Measles Outbreak May Finally Be Letting Up

Precautions Remain

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U.S. Air Force photo/Airman 1st Class Matthew Lotz

ST. PAUL, Minn. –  After 68 cases of measles within Minnesota, and a great deal of hysteria, the outbreak may finally be letting up health officials say.

State health officials have reported that there has been no new reported cases of the measles virus in the past thirteen days within Minnesota. The disease will officially be declared over after 21 days with no new cases, and the recent lull seems to be a promising sign.

However, health officials are still cautious, especially regarding outreach to the Somali community, who have been especially hard hit by the recent outbreak. Alpha News reported that the measles epidemic currently taking place in Somalia, may have played a role in the initial outbreak of cases. Indeed, 58 of Minnesota’s measles cases are amongst the state’s Somali population. Health officials worry that the gatherings surrounding the month of Ramadan could help spread the disease if the disease remains dormant within members of the population.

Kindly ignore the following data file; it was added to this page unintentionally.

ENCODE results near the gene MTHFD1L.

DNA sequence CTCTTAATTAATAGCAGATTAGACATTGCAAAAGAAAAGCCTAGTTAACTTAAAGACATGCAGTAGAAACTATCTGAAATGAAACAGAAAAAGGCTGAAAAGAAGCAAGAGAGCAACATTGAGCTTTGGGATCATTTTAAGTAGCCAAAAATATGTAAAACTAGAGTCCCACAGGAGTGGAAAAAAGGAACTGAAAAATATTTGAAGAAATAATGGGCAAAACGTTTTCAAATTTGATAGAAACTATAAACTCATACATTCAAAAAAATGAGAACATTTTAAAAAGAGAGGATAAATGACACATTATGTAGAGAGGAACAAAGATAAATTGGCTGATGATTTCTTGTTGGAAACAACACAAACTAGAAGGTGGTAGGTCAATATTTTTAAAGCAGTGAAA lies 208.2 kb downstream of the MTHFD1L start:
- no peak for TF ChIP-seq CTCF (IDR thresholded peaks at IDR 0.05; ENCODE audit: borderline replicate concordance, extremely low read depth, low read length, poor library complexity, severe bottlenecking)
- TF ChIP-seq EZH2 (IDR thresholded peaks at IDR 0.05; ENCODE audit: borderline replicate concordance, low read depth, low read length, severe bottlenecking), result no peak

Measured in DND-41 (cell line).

Patsy Stinchfield, Infectious Disease Coordinator at the Children’s Health Network, told the Pioneer Press that her group will “continue to partner with and provide faith leaders messages to take to Somali Minnesotans throughout Ramadan.”

Health officials also expressed concerns when it came to summer day care programs, which may not have the same vaccination standards as schools. A recent report done by the Department of Health determined that 223 of 1,400 centers have more than five percent of their student population unvaccinated  and without a proper exemption.

Kris Ehresmann, Minnesota’s infectious disease director, noted that summer camps present a significant difficulty when it comes to disseminating information useful to parents in terms of preventing their children from contracting measles. Regardless, health officials have stated that with school getting out the chance of the disease spreading quickly has been greatly reduced, as children will no longer be in contact with each other and thus less likely to spread the disease.

 

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